Thousand Oaks, CA, USA (July 8, 2005) – There has been considerable concern about the risk that many over-the counter (OTC) cosmetic preparations may pose to the public, since many of these are not regulated by the FDA and are commonly used without medical supervision. Progesterone, which is commonly prescribed in women, is often used in hormone replacement therapy in postmenopausal women, and for the treatment of amenorrhea, infertility and premature labor. Past studies revealing the health risks of FDA–approved hormone replacement therapy (including oral progesterones and progestins) have contributed to dramatic declines in prescriptions for these products. However, unregulated natural progesterone continues to be sold over-the-counter in the form of herbal beauty creams, thus exempting them from regulatory scrutiny.
In a study recently published in The Journal of Clinical Pharmacology, (June 2005) researchers found substantial evidence that use of OTC topical progesterone results in similar drug exposure through skin absorption as that which results from taking a prescribed oral progesterone product.
The Bassett Healthcare supported study, led by Drs. Anne C. Hermann, Anne Nafziger and Joseph Bertino, consisted of twelve, healthy, post-menopausal women. Each subject was treated with topical OTC progesterone (Pro-gest cream) in one phase and prescribed oral progesterone (Prometrium) in the other phase of the study. According to the results, there was no difference between the two groups in the amount of progesterone exposure in the body. The women involved in this study also experienced similar rates of adverse effects while taking each type of progesterone. This study differed from previous studies because of its use of more precise and advanced drug analysis methods, giving results that are accurate compared to previous studies with topical progesterone products.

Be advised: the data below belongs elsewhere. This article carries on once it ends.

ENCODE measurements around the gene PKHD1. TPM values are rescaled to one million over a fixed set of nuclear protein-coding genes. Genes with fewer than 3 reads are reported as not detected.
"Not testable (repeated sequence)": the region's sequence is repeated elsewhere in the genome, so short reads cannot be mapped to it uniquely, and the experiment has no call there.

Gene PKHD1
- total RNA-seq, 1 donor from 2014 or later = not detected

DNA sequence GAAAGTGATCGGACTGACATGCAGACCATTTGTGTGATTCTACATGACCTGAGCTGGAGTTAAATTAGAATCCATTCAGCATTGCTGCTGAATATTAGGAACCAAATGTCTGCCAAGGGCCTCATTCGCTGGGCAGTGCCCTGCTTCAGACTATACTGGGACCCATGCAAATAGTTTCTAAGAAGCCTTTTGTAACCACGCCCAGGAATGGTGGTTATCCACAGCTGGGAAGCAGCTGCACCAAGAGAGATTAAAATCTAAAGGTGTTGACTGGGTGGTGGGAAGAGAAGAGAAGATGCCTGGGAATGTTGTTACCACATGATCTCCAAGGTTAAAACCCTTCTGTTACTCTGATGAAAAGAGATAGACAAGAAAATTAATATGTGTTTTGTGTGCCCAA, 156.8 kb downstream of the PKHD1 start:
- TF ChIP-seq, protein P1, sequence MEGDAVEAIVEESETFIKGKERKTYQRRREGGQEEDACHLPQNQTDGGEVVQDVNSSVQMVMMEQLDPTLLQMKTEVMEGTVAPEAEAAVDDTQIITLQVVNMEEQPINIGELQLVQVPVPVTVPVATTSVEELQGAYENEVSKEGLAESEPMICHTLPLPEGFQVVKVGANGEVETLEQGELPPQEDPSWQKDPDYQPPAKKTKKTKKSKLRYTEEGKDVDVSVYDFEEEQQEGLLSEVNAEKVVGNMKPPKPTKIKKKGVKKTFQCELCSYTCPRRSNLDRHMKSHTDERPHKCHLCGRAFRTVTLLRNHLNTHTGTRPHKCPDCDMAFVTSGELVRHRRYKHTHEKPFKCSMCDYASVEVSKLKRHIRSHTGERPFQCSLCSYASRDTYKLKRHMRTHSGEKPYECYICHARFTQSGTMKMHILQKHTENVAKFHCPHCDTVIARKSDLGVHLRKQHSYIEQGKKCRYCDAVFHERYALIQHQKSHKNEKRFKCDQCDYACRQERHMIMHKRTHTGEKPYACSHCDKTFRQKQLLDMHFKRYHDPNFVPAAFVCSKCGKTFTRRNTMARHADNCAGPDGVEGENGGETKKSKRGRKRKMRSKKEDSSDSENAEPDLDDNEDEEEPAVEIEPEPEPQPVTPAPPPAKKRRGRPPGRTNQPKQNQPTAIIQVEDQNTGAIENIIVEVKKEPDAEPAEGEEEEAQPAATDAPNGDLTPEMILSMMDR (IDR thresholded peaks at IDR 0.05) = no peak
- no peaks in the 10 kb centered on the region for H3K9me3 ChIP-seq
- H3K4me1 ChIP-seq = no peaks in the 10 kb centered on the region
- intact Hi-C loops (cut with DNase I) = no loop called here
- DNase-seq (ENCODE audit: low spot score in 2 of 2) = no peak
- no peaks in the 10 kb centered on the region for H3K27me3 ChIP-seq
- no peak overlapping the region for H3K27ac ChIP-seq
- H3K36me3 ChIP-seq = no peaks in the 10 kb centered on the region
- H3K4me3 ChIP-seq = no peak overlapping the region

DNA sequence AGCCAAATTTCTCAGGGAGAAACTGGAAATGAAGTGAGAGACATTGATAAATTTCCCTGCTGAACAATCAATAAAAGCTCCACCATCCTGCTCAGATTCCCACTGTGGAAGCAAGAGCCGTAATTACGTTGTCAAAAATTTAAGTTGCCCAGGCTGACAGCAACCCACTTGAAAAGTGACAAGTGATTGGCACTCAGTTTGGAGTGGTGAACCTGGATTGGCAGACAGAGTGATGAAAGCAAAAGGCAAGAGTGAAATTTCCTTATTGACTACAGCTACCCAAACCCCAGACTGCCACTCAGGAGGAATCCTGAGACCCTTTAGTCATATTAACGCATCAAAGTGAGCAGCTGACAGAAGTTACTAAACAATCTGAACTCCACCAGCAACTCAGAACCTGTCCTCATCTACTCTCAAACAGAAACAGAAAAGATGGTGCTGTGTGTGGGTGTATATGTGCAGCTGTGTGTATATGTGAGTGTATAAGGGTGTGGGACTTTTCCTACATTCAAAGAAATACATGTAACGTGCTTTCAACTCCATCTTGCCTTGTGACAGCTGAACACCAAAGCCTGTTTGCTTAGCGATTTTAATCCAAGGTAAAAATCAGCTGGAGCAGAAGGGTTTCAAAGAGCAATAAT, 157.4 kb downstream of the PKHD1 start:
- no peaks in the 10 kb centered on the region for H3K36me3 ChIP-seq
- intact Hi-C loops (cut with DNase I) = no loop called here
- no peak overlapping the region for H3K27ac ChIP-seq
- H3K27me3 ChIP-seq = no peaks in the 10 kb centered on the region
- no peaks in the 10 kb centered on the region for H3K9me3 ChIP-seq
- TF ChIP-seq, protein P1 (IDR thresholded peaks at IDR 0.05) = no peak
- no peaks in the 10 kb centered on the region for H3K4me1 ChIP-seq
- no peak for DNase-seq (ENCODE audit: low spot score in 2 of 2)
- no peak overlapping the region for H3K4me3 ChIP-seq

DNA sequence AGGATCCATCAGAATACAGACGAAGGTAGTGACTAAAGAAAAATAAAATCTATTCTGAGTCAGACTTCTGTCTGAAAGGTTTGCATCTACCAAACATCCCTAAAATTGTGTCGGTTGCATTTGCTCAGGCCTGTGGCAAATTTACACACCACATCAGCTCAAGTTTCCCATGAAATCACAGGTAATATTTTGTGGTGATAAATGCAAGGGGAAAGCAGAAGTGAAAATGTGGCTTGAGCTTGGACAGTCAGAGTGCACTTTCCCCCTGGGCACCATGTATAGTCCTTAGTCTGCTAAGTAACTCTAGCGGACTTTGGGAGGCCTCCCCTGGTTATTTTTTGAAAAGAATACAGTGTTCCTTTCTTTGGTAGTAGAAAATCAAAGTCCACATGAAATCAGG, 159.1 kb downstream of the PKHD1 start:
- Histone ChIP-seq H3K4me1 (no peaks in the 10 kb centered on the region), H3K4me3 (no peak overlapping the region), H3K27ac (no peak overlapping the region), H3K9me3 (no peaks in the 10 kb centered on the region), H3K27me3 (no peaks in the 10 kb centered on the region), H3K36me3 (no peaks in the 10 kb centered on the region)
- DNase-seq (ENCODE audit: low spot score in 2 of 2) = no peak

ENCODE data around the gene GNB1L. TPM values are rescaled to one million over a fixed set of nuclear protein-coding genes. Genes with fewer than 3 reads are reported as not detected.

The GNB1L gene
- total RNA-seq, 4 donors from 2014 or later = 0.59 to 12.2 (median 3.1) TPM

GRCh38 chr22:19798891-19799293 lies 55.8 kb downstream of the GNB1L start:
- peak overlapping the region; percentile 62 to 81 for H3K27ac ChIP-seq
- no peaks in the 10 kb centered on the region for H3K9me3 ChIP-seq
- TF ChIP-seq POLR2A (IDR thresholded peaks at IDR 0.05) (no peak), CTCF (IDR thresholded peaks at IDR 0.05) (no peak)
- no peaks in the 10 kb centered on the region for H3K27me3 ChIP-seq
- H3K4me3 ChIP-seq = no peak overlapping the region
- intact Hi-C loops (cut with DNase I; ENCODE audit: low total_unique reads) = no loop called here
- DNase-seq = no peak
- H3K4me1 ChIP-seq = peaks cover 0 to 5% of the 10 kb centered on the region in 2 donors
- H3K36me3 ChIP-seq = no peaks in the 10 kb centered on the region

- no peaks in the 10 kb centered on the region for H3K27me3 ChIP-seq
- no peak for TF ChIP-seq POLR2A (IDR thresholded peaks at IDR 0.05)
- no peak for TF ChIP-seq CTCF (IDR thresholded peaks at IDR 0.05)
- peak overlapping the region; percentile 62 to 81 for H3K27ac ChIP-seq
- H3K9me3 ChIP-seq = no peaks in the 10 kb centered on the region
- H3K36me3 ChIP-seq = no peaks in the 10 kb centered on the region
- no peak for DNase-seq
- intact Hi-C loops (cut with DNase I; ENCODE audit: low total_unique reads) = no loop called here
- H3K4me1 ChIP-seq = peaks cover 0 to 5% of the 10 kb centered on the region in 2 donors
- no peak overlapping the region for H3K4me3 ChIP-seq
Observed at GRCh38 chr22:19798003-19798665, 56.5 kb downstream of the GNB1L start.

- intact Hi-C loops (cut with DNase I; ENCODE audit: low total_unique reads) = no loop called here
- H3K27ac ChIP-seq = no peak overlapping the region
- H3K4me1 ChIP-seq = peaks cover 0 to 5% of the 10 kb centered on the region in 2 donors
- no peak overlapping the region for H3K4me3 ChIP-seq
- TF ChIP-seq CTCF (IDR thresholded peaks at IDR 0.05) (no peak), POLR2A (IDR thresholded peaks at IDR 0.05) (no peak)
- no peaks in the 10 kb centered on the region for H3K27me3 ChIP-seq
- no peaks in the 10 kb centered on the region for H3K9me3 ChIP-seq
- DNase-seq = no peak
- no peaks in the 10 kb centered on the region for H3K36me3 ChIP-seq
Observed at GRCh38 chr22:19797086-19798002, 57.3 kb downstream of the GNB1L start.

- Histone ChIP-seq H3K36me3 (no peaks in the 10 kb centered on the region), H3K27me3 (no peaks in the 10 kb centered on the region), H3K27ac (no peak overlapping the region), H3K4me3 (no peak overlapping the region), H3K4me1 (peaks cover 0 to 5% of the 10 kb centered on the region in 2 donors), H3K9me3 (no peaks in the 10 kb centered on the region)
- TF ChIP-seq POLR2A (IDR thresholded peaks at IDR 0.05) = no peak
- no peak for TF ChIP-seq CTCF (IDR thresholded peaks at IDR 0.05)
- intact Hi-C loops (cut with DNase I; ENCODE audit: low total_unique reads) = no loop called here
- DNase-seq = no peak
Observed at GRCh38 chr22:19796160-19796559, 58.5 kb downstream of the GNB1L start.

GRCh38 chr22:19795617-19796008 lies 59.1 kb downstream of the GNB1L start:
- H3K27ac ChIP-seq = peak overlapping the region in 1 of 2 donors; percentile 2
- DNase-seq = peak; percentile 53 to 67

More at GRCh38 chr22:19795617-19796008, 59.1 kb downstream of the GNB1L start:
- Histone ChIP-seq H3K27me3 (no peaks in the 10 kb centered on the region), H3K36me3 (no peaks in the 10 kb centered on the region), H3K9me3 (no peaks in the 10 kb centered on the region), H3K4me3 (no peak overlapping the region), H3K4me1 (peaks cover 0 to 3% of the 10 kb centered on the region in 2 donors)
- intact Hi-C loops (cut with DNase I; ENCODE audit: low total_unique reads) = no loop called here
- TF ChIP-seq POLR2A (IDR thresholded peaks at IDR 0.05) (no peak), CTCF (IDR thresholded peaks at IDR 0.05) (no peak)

Given the risks associated with prolonged progesterone therapy, the researchers note with concern that women may be exposing themselves to similar risks without the counseling, screening and supervision that accompany the use of prescription products.
Source: Eurekalert & othersLast reviewed: By John M. Grohol, Psy.D. on 21 Feb 2009
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